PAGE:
De Klamp is the most recently completed hamlet, although they are still under construction in some places. It offers the opportunity to live in a rural way, close to the city. Many different forms of housing can be found, such as collective private commissioning, where people buy a plot, but build a semi-detached house here together with the future neighbors. The hamlet has many squares, including a handball field, where Frisian sports can be practiced. It is also a pleasant place for children. The streets are quiet, so it is safe to play outside. There is also a lot of traffic through this district. To reinforce the idea of rurality, the banks of the canal have not been reinforced, but can be admired in their natural form from the water or from the adjacent gardens.


Unia and the Hem are the last two hamlets of the South Lands and are not yet built on, although they are both in the preparatory phase.


In addition to all these hamlets, the Zuidlanden also offers the possibility of what they call 'Special living'. These are smaller areas, spread throughout the district, each with its own starting point. There is room for houseboats and the building of Tiny Houses and to the south of Goutum on 'It Grien', welfare-free construction with its own energy supply is permitted. On the edge of Techum is 'Erf 8', on which 8 semi-detached barn houses have been built.

In my opinion, the initiative is very inventive, because it breaks with the project construction that you see a lot in new neighborhoods. However, I find the effect less in some places.  For example, the lots of 'Erf 8' are in the sun, which creates a dynamic image, but the character of the barn houses, which must connect to this rural concept, is not reflected well in the architecture of the buildings. This, in my opinion, somewhat loses the strength of the concept. At 'It Grien' you can see that special homes have been designed by the residents due to the welfare-free construction, but that cohesion is lacking. This has two sides. Although it looks a bit messy, it breaks with the repetition of the new construction in other places and that creates a lively effect.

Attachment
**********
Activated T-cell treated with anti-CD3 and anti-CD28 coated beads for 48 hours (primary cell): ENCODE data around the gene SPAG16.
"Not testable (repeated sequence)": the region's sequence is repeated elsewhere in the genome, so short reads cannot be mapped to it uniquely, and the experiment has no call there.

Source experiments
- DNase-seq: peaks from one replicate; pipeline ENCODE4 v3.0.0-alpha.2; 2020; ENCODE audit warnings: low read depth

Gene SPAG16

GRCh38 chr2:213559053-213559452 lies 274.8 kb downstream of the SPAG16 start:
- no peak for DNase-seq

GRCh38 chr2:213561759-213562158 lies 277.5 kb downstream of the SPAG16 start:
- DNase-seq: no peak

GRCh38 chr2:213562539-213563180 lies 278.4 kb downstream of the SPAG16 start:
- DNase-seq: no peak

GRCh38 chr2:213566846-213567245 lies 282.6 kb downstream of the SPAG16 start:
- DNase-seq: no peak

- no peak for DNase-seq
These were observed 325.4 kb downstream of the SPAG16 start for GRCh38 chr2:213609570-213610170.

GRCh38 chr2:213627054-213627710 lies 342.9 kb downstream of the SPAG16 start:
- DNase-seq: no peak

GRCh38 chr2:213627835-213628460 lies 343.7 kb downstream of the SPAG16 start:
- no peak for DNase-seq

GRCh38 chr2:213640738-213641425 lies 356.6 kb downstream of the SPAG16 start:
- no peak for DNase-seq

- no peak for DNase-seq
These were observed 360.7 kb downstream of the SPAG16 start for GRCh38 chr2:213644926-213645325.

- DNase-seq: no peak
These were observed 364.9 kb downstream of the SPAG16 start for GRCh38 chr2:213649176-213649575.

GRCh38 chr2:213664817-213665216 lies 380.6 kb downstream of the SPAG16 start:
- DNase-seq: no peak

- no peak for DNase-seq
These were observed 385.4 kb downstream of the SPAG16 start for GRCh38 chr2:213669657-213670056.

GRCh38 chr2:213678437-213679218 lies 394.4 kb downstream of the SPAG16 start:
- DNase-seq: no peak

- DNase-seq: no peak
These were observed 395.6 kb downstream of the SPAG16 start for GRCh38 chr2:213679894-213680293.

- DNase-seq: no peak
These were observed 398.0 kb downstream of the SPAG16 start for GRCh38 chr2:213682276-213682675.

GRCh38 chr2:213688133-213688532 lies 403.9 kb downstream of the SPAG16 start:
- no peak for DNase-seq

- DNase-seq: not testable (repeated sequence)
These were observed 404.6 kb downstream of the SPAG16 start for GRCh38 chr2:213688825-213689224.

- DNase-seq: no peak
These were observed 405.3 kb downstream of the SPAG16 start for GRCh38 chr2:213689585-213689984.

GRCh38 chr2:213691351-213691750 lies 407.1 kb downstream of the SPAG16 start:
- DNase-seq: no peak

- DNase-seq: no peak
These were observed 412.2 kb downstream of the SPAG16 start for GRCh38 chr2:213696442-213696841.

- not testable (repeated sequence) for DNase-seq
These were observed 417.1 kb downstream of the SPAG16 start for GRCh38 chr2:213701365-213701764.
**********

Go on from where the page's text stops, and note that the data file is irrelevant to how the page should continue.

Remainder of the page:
The municipality and the city of Leeuwarden have high ambitions in the field of sustainability, which is reflected in the South countries. For me personally this is also very important and something that I would like to run as a common thread through my career as a designer/architect. The examples that I encountered during my 'discovery journey' are therefore certainly an inspiration for my own designs in the future. Buurtschap de Klamp offers, among other things, the option of fully electric living and in the southernmost tip of the Zuidlanden area there is a solar park that can supply the houses in the area with green electricity.


What stood out for me was the boiler house north of the hamlet of Techum. This boiler house provides district heating by means of biogas, from the Dairy Campus just below Leeuwarden. This is a breeding ground for education and new technologies, where various organizations work together on innovation. The biogas is converted into heat in the boiler house, which is then used to heat the houses in the surrounding area. This is admirable in itself, but the building's housing has a remarkable design that immediately caught my attention when I saw it. The brick red color of the geometrically shaped panels forms a special contrast with the green nature that lies behind it, both in color and shape.

During my research I took the time to take pictures and sketches of several special buildings in the area, including the boiler house. At home I worked this out further. While strolling through the tall grass to take a good photo, I saw that there is a lot of waste in the neighborhood. The nearby McDonalds also lends a hand. In the theme of sustainability, it would therefore be an idea to place more garbage cans, so that the waste can be disposed of in an appropriate way.